A Philosopher's Dozen 
Selections from the writings of Stephen Yablo

An Unusual Range of Mind 

“There is no one,” says Richard Holton, head of the Philosophy section, “whose papers I more look forward to hearing than Steve Yablo's. He is unfailingly imaginative and playful and insightful in his philosophy. Many of the qualities that endear Steve personally to people come through very markedly in his work.” 

Although described on his vita as a specialist in metaphysics, philosophy of mind, and philosophical logic, Yablo is not easily pigeonholed. In the words of his former student Agustin Rayo, now an MIT Professor of Philosophy, “Lots of philosophers have a thematic research program. They start with a central idea, and the things they study revolve around that idea.
Steve is not like that. He is incredibly creative, and he has ideas left and right. The result is that his work is richer than that of many philosophers. He is inspiring in ways that few philosophers are.”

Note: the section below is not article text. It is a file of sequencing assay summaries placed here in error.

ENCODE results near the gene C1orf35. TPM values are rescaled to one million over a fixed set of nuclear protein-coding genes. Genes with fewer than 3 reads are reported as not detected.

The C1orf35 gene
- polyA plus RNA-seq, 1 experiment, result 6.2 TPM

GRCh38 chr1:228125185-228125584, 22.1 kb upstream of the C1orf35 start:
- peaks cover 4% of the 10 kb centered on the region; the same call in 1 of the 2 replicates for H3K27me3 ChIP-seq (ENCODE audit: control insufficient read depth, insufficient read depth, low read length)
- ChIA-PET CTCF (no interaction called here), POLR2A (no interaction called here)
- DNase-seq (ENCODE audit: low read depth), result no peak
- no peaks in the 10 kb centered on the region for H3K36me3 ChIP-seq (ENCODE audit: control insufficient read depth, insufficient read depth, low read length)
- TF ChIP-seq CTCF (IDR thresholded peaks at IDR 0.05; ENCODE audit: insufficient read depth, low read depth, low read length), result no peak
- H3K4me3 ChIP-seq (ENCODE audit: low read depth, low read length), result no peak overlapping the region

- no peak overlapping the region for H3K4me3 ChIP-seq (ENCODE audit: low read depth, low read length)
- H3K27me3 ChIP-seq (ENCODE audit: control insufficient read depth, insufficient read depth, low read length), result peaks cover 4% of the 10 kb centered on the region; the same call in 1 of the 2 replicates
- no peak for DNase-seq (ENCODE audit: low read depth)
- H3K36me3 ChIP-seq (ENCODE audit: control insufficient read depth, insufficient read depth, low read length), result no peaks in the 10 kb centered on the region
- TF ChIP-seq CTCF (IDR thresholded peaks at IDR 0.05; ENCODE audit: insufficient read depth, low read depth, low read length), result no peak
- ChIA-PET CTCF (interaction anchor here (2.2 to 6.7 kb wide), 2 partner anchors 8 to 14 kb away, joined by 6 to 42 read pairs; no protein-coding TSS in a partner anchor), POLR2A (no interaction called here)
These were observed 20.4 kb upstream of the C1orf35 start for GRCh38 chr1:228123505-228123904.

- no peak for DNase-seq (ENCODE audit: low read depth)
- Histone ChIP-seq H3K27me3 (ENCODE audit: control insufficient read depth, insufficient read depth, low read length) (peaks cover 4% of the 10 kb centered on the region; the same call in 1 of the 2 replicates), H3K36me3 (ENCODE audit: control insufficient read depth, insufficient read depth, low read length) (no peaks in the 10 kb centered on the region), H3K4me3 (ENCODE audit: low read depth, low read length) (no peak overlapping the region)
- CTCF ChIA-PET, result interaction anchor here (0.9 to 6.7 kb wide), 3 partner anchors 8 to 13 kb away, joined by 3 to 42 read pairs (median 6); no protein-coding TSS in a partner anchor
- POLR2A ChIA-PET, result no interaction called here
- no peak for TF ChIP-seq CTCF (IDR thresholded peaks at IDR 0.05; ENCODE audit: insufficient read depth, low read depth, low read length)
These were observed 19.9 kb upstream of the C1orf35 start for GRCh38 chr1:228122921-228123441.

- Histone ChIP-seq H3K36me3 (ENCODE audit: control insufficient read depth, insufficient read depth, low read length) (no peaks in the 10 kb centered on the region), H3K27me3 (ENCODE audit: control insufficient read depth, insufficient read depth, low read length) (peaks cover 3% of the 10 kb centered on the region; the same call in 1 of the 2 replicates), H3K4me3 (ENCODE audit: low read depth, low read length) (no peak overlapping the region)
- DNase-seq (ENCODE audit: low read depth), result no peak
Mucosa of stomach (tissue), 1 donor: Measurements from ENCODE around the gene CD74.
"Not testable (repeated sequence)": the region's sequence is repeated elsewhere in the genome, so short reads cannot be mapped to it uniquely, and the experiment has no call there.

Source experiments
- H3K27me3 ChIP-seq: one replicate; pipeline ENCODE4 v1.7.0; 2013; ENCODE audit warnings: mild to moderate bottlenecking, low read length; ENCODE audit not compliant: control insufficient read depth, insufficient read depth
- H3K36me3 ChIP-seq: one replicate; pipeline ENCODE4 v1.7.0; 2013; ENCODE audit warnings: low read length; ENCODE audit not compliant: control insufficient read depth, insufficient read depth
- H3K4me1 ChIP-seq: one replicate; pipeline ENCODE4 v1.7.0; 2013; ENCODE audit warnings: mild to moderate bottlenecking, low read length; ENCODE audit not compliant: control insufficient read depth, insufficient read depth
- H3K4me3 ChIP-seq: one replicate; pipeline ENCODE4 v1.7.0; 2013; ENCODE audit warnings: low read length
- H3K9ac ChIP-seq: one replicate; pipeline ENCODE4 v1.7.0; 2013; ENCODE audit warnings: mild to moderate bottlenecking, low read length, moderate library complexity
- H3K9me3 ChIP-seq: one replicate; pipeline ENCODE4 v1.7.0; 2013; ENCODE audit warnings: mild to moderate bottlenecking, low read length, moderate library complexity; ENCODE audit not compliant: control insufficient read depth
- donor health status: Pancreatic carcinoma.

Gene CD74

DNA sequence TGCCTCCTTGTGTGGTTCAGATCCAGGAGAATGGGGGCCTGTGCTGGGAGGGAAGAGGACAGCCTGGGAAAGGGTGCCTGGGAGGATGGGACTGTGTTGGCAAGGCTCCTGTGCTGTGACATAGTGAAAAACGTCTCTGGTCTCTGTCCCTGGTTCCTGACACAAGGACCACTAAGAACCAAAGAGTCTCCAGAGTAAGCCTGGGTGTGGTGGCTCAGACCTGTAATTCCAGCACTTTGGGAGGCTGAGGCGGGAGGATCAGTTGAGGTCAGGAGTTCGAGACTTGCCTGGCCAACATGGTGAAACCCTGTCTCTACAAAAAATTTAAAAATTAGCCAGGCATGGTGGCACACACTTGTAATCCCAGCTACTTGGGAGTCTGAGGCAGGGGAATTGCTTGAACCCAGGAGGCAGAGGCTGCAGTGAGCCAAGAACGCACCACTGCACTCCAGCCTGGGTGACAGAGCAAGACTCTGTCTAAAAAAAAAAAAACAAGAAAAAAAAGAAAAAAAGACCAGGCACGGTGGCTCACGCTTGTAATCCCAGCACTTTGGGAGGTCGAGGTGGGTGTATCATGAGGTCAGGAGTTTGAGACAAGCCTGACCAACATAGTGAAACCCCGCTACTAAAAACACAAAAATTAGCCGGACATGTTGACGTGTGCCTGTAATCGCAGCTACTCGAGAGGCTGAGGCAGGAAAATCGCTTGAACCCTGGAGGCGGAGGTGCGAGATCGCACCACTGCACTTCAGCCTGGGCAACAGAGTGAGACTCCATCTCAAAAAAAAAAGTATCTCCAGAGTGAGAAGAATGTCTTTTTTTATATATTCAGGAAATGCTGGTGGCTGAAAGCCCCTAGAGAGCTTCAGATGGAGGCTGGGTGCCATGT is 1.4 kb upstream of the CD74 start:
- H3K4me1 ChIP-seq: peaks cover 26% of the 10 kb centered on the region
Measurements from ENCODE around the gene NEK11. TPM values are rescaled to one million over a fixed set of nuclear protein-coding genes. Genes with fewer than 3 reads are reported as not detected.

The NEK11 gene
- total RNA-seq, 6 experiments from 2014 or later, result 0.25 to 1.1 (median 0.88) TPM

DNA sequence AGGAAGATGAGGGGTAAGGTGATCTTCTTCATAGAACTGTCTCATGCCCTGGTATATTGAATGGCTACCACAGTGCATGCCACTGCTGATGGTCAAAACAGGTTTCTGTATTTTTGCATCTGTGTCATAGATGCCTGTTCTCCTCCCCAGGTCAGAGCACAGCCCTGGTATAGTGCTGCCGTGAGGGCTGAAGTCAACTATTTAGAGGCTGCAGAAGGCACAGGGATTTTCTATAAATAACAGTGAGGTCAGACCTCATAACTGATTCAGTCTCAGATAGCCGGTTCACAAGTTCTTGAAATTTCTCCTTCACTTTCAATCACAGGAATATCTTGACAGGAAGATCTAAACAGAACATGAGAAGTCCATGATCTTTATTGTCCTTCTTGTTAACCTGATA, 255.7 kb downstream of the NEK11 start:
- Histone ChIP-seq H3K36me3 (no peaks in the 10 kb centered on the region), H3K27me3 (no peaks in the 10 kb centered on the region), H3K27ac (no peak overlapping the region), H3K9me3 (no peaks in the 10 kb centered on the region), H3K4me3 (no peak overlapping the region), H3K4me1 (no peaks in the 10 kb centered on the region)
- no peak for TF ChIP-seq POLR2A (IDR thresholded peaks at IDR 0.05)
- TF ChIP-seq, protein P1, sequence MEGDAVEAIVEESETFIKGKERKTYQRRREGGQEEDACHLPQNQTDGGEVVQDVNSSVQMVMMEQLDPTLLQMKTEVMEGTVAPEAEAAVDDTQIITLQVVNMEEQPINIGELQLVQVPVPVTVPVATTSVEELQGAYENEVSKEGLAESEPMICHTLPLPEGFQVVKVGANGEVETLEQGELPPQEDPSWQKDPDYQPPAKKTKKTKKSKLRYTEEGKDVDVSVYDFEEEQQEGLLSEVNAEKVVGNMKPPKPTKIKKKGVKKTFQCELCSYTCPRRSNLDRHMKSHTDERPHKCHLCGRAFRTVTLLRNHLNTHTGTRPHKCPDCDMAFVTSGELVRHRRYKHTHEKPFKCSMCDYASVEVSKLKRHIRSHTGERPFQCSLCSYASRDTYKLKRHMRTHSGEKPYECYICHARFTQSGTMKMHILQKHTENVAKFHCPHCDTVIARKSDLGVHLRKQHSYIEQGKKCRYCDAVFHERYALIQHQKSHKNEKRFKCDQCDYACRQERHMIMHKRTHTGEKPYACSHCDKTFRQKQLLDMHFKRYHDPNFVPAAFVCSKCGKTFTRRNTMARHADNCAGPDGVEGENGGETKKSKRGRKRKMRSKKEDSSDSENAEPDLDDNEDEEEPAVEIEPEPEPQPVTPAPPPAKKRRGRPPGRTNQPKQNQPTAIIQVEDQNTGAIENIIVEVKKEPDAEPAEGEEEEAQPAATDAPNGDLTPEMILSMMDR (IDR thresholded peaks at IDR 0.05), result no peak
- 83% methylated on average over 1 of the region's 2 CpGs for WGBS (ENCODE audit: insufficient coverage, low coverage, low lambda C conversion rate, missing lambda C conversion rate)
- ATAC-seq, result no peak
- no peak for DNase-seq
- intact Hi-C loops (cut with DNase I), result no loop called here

Holton agrees. "It’s not easy to characterize Steve,” he says, “because Steve has worked on many different ideas over the years. That’s part of what’s so much fun about him.” 

Here then is a profile of Stephen Yablo, Professor of Philosophy, and an introduction to his many ideas. We think you'll find these full-strength excerpts from his writings stimulating, challenging, and surprisingly fun.  

Stephen Yablo | Professor of Philosophy


1   Are we froth on a wave?

2   The truth and something but the truth

3   Imaginative resistance

4   Why are some sentences paradoxical—and others not?

      Sidebar | Yablo's Paradox 

5   Does April exist? What about Chicago?

6   What sorts of things exist?

7   Singling out properties: take yellowness

8    Redness and Scarlet

9    Advertisement for a sketch of an outline of a proto-theory of causation

10  The Tale of A and B

11  Epiphenomenalism: How to get rid of it once and for all

12  Is conceivability a guide to possibility?

13  Wanted: Dumb genie


Prepared by SHASS Communications
Emily Hiestand, Editorial and Design
Photographs of Stephen Yablo: Jonathan Sachs

Soundings, Spring 2010